With Hurricane Irma approaching, Navy officials have decided against evacuating the Naval Base at Guantanamo Bay, Cuba, but are ordering an evacuation of non-essential personnel at Naval Air Station Key West, Navy officials said Monday.

Irma, now classified as a Category 5 storm, is expected to pass just to the north of Guantanamo.

“We’re just watching it like everybody else. The plan is to shelter in place,” said Bill Dougherty, spokesman for Navy Region Southeast. “We’re watching it to see if it speeds up or slows down — current track puts the storm north of the island.”

The base is located on the southeastern side of Cuba and is home to roughly 5,000 military members and their dependents. Last year, Hurricane Matthew forced nearly 700 family members to evacuate when the storm came very close to the base. 

The current track of Irma, however, does put Naval Air Station Key West firmly in its path, and the center of the storm could pass over or near the base on Saturday evening. 

Rear Adm. Bette Bolivar, commander Navy Region Southeast, ordered an evacuation of all active duty military personnel, civilians and their dependents from Naval Air Station Key West starting at 8 p.m. Tuesday, said base spokesperson Trice Denny.

The base is home to VFC 111, a squadron of F-5 fighter jets whose active duty and reserve pilots perform the role of adversary in the Navy’s air exercises.

“The admiral has ordered evacuations as far up the coast as Atlanta, Georgia,” Denny said, noting that the base personnel normally are authorized to evacuate up as far as Orlando, but given Hurricane Irma’s size, Bolivar expanded the area that base personnel could travel to for safety.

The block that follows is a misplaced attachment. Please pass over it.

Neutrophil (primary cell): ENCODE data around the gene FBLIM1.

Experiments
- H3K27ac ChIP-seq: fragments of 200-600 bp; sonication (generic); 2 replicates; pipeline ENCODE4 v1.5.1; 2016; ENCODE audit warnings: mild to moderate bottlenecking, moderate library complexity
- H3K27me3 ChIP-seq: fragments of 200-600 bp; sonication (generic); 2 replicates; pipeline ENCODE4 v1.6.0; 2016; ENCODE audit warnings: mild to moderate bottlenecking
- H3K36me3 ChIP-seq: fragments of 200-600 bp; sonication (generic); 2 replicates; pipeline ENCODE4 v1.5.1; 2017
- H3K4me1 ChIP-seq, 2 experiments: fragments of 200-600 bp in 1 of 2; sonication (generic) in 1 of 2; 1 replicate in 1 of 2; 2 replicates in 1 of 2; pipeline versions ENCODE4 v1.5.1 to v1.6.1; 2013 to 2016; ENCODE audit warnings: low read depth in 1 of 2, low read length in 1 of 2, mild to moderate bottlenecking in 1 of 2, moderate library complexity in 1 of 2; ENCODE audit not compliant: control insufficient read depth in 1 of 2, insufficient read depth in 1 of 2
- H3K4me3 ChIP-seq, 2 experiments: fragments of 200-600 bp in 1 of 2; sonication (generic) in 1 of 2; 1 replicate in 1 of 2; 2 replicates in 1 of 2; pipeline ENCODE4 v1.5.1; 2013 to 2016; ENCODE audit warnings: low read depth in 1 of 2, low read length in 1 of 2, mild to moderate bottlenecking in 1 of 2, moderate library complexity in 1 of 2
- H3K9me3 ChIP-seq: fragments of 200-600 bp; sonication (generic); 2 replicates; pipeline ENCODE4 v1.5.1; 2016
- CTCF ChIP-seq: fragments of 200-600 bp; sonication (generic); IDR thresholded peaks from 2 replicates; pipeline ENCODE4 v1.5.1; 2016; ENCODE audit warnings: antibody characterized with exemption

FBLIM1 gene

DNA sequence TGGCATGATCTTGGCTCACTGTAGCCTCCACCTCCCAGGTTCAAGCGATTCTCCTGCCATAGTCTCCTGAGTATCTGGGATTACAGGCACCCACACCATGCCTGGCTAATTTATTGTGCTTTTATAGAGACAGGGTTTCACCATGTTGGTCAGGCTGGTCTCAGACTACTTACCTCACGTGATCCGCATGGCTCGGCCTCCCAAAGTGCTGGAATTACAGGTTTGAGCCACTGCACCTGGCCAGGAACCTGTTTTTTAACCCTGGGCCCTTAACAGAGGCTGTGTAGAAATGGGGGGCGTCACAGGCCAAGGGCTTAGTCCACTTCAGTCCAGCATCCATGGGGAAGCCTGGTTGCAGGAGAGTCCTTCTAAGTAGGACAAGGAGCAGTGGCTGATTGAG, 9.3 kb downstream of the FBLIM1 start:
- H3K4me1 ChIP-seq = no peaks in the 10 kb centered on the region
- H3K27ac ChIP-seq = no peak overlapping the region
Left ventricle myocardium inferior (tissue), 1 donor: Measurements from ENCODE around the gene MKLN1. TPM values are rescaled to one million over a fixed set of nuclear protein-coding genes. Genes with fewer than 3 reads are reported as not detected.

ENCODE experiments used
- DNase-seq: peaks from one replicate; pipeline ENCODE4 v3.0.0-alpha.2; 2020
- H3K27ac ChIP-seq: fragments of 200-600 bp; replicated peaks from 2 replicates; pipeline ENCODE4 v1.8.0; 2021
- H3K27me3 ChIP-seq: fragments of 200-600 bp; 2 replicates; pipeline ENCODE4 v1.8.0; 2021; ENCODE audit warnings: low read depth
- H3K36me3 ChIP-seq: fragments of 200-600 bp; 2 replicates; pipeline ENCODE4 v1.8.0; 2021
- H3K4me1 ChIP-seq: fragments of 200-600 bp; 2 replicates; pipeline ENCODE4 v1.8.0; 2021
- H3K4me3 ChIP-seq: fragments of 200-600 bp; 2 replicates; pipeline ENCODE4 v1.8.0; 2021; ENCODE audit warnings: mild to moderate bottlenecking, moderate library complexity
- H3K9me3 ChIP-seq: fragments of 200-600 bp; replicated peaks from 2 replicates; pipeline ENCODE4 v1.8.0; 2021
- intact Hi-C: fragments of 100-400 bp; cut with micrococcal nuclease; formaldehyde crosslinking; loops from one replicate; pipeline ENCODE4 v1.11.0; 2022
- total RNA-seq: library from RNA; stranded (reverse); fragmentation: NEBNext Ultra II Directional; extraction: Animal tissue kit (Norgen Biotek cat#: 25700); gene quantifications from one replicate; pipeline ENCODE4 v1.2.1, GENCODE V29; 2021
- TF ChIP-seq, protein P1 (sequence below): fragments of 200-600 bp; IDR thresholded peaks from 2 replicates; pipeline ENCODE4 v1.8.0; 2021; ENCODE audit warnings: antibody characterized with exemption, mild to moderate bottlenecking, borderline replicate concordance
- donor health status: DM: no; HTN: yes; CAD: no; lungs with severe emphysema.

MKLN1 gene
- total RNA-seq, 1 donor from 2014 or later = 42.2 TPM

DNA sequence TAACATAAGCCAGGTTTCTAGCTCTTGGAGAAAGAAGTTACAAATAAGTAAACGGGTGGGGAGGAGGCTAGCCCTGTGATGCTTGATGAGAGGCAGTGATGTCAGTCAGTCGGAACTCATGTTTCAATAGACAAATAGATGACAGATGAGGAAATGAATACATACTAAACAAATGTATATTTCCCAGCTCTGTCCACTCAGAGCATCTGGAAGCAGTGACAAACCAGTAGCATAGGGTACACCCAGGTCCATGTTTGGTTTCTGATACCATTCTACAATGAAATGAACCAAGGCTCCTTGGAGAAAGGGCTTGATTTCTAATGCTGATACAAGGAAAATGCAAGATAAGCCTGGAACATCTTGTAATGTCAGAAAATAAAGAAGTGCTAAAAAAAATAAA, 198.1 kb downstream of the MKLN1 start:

Of the base’s 17 jets, 15 will evacuate, Denny said. One is in maintenance on base and cannot fly; the other is undergoing repair work off base. In addition, one of NAS Key West’s two MH-60 search-and-rescue helicopters is expected to depart the base by tomorrow, Denny said. The other MH-60s was not able to fly. Those aircraft remaining behind will be sheltered in hangars, Denny said.

“This is the real deal,” Dougherty said. “We want everyone to get an early start as it’s going to be tough on the roads heading out of South Florida as this gets closer.”

Dougherty said that personnel are being told to find “safe haven” anywhere within 300 miles of Atlanta.

Pentagon Bureau Chief Tara Copp contributed to this report,

Mark D. Faram is a former reporter for Navy Times. He was a senior writer covering personnel, cultural and historical issues. A nine-year active duty Navy veteran, Faram served from 1978 to 1987 as a Navy Diver and photographer.

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